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The Upper Bucks Rail Trail opened in November of 2020, the culmination of more than a decade of work to turn the vision into a reality. The trail occupies the former Bethlehem branch of the SEPTA-owned line. Surfaced with a crushed stone aggregate, the trail also features an 800-foot boardwalk and is accessible for users on foot or on wheels (non-motorized, of course). The trail currently stretches from Veterans Park in Richland Township, Bucks County, and follows the old railroad right-of-way north to Coopersburg in neighboring Lehigh County, where it links up with the Saucon Rail Trail. A southern extension of two miles into Quakertown is planned, where it will connect to the developing Liberty Bell Trail.
The Upper Bucks Rail Trail is a part of the Circuit Trails network, a growing trail system across Greater Philadelphia with a goal of 800 miles of connected trails. It is also a part of the Highland Trail, which will stretch across 13 counties in Pennsylvania's Highland country.
There are two trailheads within Richland Township. One is Veteran's Park, at the current south endpoint of the trail (145 E Pumping Station Rd, Quakertown, PA). The other is the trailhead located on 64 Shelly Road across from the Fire and Rescue station.
Nice trail, mostly shaded, which is nice. The south end trail starts at the veteran park which is really nice. There aren’t a lot of benches along the trail, except in veterans park. The north end starts at living memorial park which has shaded parking.
Despite its relative short length, at 3.2 miles, the Upper Bucks Rail Trail forms a crucial link in ongoing efforts to create a long-distance greenway that will eventually connect the Allentown-Bethlehem-Easton conurbation to Philadelphia and its suburbs.
The stone aggregate trail begins at E. Landis Street in Coopersburg, immediately across from the southern terminus of the Saucon Rail Trail. It passes a couple of concrete plants and quarries as it gently slopes upward through rock cuts hewn for the RR. Check out the interpretive signage to learn about the region's geological history.
Trail users may be surprised to find a small wetland beneath the Springfield Street overpass at the south end of Coopersburg. The trail passes over this wetland on a wooden boardwalk before reverting to stone aggregate as it crosses into the countryside of northern Bucks County.
The trail passes primarily through forests south of Coopersburg. Despite noise of traffic on nearby Route 309, which it parallels, this segment is scenic and teeming with nature. Even the powerline corridors that disrupt the forest are notable for their meadow-like landscapes, with colorful wildflowers blooming during the spring and summer months. The only residential communities of any size along this segment are the quaint hamlet of Shelly and the Melody Lakes Manufactured Home Park.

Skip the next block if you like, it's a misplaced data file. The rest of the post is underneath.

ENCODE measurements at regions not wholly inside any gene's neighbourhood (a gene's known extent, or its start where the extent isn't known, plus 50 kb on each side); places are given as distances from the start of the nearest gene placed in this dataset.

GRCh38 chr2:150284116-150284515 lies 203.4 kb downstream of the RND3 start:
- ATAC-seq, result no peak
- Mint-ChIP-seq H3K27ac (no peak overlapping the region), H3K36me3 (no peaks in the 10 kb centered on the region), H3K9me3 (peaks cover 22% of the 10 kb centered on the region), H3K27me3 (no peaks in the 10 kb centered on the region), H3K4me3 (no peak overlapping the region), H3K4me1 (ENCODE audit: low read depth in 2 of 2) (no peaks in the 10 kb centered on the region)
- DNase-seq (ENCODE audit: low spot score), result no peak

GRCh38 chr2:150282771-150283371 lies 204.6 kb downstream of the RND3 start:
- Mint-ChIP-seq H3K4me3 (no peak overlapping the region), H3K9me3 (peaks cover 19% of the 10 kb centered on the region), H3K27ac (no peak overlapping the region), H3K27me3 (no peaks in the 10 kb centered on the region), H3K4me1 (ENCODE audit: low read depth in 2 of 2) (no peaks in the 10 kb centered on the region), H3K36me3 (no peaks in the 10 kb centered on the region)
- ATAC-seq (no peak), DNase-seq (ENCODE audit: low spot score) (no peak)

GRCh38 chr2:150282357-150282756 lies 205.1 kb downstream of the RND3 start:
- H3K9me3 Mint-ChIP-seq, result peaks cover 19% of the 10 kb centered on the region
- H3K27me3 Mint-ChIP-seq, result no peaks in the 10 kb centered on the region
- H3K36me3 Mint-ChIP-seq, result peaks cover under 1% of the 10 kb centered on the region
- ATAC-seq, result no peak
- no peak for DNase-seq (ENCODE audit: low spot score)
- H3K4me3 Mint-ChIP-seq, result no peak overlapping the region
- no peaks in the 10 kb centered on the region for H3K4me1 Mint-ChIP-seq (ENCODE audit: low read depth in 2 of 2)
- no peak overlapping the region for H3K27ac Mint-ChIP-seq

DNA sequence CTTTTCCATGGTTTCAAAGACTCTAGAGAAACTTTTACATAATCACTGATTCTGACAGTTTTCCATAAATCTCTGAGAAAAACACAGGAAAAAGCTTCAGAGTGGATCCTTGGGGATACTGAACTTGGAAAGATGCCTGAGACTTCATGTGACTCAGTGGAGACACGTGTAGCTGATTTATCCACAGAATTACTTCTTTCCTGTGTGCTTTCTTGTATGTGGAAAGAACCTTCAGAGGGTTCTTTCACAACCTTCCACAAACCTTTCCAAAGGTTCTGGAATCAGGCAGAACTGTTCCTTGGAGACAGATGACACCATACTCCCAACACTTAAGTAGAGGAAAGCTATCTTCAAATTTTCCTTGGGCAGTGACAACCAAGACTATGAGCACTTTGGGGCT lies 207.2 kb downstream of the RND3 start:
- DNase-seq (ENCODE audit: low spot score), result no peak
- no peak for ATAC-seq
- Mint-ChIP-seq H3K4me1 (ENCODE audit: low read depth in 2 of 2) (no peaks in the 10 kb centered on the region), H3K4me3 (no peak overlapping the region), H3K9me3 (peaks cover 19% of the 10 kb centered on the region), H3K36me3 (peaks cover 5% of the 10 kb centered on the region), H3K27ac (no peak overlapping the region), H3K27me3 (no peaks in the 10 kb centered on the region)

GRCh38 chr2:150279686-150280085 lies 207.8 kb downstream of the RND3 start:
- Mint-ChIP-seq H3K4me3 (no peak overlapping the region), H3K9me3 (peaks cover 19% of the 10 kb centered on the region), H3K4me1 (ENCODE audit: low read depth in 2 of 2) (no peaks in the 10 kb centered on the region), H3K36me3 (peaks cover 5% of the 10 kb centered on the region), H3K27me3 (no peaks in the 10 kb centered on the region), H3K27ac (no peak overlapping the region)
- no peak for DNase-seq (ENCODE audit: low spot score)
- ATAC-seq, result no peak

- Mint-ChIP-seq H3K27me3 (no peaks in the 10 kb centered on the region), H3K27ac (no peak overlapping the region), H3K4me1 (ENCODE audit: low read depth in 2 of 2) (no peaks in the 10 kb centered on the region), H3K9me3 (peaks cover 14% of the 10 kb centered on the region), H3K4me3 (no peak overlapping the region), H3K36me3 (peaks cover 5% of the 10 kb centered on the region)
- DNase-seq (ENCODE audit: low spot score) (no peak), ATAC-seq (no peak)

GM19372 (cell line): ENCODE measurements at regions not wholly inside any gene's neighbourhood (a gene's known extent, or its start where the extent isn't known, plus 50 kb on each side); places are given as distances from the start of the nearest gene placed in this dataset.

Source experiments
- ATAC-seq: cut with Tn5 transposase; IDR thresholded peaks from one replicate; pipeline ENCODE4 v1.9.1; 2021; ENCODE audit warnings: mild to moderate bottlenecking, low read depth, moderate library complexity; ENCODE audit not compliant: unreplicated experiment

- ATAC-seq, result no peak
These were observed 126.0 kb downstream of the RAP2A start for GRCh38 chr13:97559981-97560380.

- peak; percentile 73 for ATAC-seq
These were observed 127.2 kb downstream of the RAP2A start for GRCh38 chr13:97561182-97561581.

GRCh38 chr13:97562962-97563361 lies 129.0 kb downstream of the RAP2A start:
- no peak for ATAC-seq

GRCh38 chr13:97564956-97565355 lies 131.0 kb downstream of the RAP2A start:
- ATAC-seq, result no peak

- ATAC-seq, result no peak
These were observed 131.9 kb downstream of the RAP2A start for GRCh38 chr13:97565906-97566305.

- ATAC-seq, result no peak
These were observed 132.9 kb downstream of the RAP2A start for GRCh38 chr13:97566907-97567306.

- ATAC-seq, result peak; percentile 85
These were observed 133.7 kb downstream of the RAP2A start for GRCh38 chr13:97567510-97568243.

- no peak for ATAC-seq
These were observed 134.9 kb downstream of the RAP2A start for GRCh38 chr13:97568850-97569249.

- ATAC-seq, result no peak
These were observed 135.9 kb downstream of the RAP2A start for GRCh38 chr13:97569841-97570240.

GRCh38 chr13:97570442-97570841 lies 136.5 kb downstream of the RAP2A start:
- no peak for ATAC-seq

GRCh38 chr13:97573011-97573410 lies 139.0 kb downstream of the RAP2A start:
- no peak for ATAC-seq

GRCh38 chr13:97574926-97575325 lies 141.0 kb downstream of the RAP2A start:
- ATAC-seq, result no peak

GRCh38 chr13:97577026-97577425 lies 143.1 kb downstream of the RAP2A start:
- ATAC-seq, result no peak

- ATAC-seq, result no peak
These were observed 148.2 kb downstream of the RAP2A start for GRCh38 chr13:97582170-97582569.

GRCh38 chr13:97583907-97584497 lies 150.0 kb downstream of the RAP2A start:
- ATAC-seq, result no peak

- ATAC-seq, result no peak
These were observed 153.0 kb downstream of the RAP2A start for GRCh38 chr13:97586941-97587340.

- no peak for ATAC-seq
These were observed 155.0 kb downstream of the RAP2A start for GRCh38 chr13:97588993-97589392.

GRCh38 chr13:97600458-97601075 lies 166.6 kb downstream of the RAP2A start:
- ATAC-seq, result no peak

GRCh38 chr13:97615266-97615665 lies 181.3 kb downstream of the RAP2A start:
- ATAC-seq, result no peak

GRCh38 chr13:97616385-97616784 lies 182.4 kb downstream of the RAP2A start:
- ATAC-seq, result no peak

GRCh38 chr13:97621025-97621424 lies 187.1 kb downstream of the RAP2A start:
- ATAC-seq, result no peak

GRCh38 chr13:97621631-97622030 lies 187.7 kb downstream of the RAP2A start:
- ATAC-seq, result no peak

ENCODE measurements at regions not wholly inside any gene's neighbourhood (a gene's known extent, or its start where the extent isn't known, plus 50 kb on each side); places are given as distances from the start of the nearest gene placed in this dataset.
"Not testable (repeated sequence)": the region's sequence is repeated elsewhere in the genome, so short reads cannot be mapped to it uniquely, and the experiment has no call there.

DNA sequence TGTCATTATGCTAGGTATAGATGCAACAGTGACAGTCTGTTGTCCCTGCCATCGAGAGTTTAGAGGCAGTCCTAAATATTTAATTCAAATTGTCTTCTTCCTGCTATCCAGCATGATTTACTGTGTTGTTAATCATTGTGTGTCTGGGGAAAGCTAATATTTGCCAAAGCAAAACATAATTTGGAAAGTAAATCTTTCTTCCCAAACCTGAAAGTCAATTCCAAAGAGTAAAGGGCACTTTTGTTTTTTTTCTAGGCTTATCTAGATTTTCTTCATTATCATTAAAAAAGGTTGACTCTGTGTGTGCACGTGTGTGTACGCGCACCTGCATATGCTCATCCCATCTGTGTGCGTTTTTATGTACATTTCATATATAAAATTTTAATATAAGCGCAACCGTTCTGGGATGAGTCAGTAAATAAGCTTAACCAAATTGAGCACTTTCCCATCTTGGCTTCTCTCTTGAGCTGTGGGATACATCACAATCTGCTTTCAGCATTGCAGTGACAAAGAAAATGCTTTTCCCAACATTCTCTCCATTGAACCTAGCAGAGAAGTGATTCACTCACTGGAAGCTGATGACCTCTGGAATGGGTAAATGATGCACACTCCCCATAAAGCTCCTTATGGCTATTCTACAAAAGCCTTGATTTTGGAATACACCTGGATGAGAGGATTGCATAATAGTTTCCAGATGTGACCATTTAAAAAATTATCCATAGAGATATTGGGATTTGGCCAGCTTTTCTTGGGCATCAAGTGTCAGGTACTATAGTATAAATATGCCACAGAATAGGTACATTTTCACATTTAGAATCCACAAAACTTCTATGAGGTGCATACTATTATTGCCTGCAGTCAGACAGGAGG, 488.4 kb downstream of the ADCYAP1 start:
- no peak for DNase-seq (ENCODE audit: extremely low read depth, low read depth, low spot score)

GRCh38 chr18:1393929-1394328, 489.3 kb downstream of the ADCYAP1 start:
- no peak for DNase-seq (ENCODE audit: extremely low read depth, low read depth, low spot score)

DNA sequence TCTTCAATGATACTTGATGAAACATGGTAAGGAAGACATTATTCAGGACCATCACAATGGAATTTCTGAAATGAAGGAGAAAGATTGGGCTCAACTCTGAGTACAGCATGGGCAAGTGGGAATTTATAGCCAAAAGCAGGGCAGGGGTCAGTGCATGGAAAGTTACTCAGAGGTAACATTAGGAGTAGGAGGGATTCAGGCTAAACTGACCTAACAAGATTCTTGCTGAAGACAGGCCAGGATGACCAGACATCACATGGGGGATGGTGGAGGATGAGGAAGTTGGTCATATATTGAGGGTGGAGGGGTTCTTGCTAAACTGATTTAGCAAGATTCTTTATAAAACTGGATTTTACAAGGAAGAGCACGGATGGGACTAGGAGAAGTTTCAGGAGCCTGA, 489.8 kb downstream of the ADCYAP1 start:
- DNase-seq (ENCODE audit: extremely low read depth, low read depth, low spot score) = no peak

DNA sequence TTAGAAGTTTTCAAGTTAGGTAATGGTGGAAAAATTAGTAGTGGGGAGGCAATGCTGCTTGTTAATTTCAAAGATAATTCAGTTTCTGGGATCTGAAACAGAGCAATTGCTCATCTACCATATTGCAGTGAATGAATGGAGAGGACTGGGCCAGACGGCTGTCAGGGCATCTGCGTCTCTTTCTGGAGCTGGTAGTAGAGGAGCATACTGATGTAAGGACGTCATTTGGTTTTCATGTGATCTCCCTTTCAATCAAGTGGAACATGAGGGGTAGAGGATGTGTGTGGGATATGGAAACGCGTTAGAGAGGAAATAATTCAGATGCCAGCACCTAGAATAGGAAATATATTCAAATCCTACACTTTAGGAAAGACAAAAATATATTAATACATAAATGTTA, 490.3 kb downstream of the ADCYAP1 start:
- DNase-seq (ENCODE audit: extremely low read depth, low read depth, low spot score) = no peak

The southernmost segment of the trail is in Veteran's Park, north of Quakertown. The stone aggregate surface gives way to asphalt and the trail slopes through a woodland before ending at a circular trail that links to the park's playground, athletic fields, parking lot and veterans' memorial.
Current plans call for the trail to be extended further south, into Quakertown. In the meantime, trail users can take the Walnut Bank Farm Trail, a mix of offroad, asphalt trail and sidewalks along Heller and Walnut Bank Farm roads, into the borough. Further south, the Liberty Bell Trail, which currently exists in disjointed segments in Hatfield and Lansdale, will eventually form the southern segment of the greenway, linking Quakertown to Norristown when completed.
No information on local ordance for Ebike use on this trail.
State law states Ebikes can go anywhere bikes can be used.
We started our ride in Hellertown on the Saucon trail that joins the Upper Bucks trail and also the Walnut Bank Farm trail. It is obvious that this is a newly finished trail and they did a great job! Due to a recent lack of rain the crushed stone trails were quite dusty. If you don't mind a couple of road sections you can ride from the Hunters Crossing and Brayton Gardens trails all of the way to Bethlehem, where you can pick up the D&L Trail to Easton or even as far as Washington's Crossing.
I am a beginner and ride this trail twice this weekend. Well maintained good ride for a beginner and as you grow. Easy access and great access to the Saucon trail. Will definitely be riding again and would recommend to any type of rider.
This Trail is nice and clean and level through a wooded area with Rippling Brooks and lots of wildflowers. Great space for grandparents and active grandkids! Needless to say the grandma was lagging behind a bit.
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